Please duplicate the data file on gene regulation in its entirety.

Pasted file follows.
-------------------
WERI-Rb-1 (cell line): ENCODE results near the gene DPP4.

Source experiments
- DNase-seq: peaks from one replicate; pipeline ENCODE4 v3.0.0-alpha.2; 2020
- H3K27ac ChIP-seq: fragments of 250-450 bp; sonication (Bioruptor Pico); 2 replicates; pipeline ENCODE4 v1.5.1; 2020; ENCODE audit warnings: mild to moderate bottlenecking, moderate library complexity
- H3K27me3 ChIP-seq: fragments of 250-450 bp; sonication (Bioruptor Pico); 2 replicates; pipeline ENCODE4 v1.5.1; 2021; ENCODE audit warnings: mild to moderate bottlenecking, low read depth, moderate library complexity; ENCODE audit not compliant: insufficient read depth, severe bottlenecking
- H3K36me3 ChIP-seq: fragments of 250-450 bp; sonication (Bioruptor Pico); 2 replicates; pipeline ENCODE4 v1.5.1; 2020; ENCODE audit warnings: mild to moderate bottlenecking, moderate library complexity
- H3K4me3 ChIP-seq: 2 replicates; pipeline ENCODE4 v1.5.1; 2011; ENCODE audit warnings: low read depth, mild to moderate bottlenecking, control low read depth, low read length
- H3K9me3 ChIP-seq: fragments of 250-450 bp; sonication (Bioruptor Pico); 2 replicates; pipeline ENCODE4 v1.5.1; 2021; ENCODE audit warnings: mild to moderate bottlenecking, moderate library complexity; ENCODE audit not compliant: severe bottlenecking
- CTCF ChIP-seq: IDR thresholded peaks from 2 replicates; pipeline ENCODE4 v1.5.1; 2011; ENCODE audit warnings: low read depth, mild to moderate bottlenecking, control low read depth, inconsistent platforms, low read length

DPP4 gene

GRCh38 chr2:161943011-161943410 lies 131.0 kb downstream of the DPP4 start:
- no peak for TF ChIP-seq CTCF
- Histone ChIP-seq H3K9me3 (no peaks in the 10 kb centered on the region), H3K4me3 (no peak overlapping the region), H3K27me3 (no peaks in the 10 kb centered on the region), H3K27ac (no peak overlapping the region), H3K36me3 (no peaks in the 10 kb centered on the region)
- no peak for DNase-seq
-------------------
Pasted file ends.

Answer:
WERI-Rb-1 (cell line): ENCODE results near the gene DPP4.

Source experiments
- DNase-seq: peaks from one replicate; pipeline ENCODE4 v3.0.0-alpha.2; 2020
- H3K27ac ChIP-seq: fragments of 250-450 bp; sonication (Bioruptor Pico); 2 replicates; pipeline ENCODE4 v1.5.1; 2020; ENCODE audit warnings: mild to moderate bottlenecking, moderate library complexity
- H3K27me3 ChIP-seq: fragments of 250-450 bp; sonication (Bioruptor Pico); 2 replicates; pipeline ENCODE4 v1.5.1; 2021; ENCODE audit warnings: mild to moderate bottlenecking, low read depth, moderate library complexity; ENCODE audit not compliant: insufficient read depth, severe bottlenecking
- H3K36me3 ChIP-seq: fragments of 250-450 bp; sonication (Bioruptor Pico); 2 replicates; pipeline ENCODE4 v1.5.1; 2020; ENCODE audit warnings: mild to moderate bottlenecking, moderate library complexity
- H3K4me3 ChIP-seq: 2 replicates; pipeline ENCODE4 v1.5.1; 2011; ENCODE audit warnings: low read depth, mild to moderate bottlenecking, control low read depth, low read length
- H3K9me3 ChIP-seq: fragments of 250-450 bp; sonication (Bioruptor Pico); 2 replicates; pipeline ENCODE4 v1.5.1; 2021; ENCODE audit warnings: mild to moderate bottlenecking, moderate library complexity; ENCODE audit not compliant: severe bottlenecking
- CTCF ChIP-seq: IDR thresholded peaks from 2 replicates; pipeline ENCODE4 v1.5.1; 2011; ENCODE audit warnings: low read depth, mild to moderate bottlenecking, control low read depth, inconsistent platforms, low read length

DPP4 gene

GRCh38 chr2:161943011-161943410 lies 131.0 kb downstream of the DPP4 start:
- no peak for TF ChIP-seq CTCF
- Histone ChIP-seq H3K9me3 (no peaks in the 10 kb centered on the region), H3K4me3 (no peak overlapping the region), H3K27me3 (no peaks in the 10 kb centered on the region), H3K27ac (no peak overlapping the region), H3K36me3 (no peaks in the 10 kb centered on the region)
- no peak for DNase-seq